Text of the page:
How the terrible things happening in Zimbabwe have changed my mother who fondly sang songs in praise of Uncle Bob at pungwes, and when Mugabe was elected the President of Zimbabwe.  But she now wished him dead.  Because, their former liberator was now their tormentor.Nkosi wanted to join me with the other shovel.

“No.  I can finish it,” I said.

It was not a six feet grave.  Graves for the thousands of the kids dying weekly in Zimbabwe were shallow graves.  But the one I dug for Mbira was deep enough for a seven-year-old child.I heard the voices of women singing nearby. They were coming with a small coffin.  Another child was going to be buried.  They were chanting in Shona.

Oh grandmothers,
Oh mothers, oh boys,
There’s a snake in the forest,
Mothers take hoes,
Grandmothers take hoes,
Boys take axes.

The snake was Mugabe.Then, they sang another song.

Ma ulemali eningi besuhlupa abantu uzotholani
ngalokho, Uzophelelaphi wo Uzophelelaphi
Kuzvirova dundundu
Tozvinzwa kuti ndisu tiri pano
Magumo acho chii?
Tingazvirova matundundu
Kushambadza kuti tiri apo
Magumo acho chii?
Todadira vamwe, kutsvinya
Kuvaona sevasi vanhu
Magumo acho chii?
Kusatya Mwari
Mhedzisiro yacho chii?
Magumo acho chii?
Ungangodaro une simba, simba rakawanda
Ukadzvanya akaota
Magumo acho chii?
Ma ulamandla amakhulu besuhlupa abantu
uzotholani ngalokho
Ugodaro une mari, mari yakawanda
Ukadzvanya akaota
Magumo acho chii?
Ma ulemali eningi besuhlupa abantu
uzotholani ngalokho
Kudadira vamwe, kutsvinya
Kuona sevasi vanhu
Magumo acho chii?

*   *   *   *   *

You beat your chest
Feeling all your importance
How will it all end?
You may beat your chest
Screaming that you're important
How will it all end?
You look down upon others, despising,
As if they are not human beings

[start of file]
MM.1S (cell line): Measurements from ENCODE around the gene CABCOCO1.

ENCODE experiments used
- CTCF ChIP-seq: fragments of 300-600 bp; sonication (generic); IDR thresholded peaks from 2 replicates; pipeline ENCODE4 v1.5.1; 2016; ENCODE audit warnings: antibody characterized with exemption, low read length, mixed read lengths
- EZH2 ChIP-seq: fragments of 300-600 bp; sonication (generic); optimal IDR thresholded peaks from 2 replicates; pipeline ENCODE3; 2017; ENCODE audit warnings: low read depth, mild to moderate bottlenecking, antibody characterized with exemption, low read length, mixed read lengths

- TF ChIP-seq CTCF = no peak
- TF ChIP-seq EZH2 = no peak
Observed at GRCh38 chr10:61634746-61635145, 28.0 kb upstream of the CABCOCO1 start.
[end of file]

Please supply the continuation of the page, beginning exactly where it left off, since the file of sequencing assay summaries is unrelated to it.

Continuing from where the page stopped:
How will it all end?
You don't respect God
What will be the end?
How will it all end?
You may have power, much power,
And you oppress those who are weak
How will it all end?
You may have money, much money,
And you oppress those who are weak
How will it all end?

*   *   *   *   *

It was around 8.30 am and most of the young people were gone.  Millions were hustling for survival in Bulawayo and Highfield and millions of others were in self-exile in South Africa and other neighbouring countries.  Only the aged were left.  But most of the old folk were widows.  My mother and her friend were among the oldest widows in the village.

I dug the grave aggressively, because I wanted to get over it and leave.
Nkosi and I had an appointment with a cab driver named Fungai, who would drive us to the Limpopo waterside.  Then we would join others taking boats across the river and trek across the border into South Africa.  So, we did not wait to witness them say "Azorora" over the grave of Mbira.  Over four thousand people were dying weekly in Zimbabwe.  And most of them were innocent children.

The night before our departure, I saw President Robert Mugabe in a dream.  We were in waiting room. But I did not know what we were waiting for as we all sitting on long benches in a single row.  Mugabe was there with a young girl who looked like his daughter.  Then, he stood up with the girl and walked to another part of the very large room.  Some minutes later, Mugabe returned with the girl, but there was no space for them to sit, because others sat where they were sitting before.  I regarded him and got up for him to sit down in my space.  He looked at me gratefully, sat down quietly, and motioned the girl to sit on his lap.  He was looking younger than his 83 years on earth.
“You don’t look old.  You look like twenty years younger,” I remarked in a complimentary tone.

Mugabe smiled.

I wanted to ask him the secret of his longevity and vigor, but I woke up to go and urinate.  I did not tell Nkosi about it. I was worried about Uncle Bob.  I looked at the black and white photograph of him lifting up his right hand with the clenched fist of our revolutionary Black Power salute and big Joshua Nkomo was standing by his side, smiling happily.  The unforgettable memories of the Second Chimurenga when ZANLA and ZIPRA was the double-edged sword of our liberation struggle always flashed across my mind.  I missed those good old days after our victory over Ian Smith.  When the late Bob Marley came to perform his hit song Zimbabwe to celebrate our independence and it echoed all over Africa.  The colourful parades, colourful festoons, and fireworks made that day one of the best days of my youth.  What happened to Mugabe?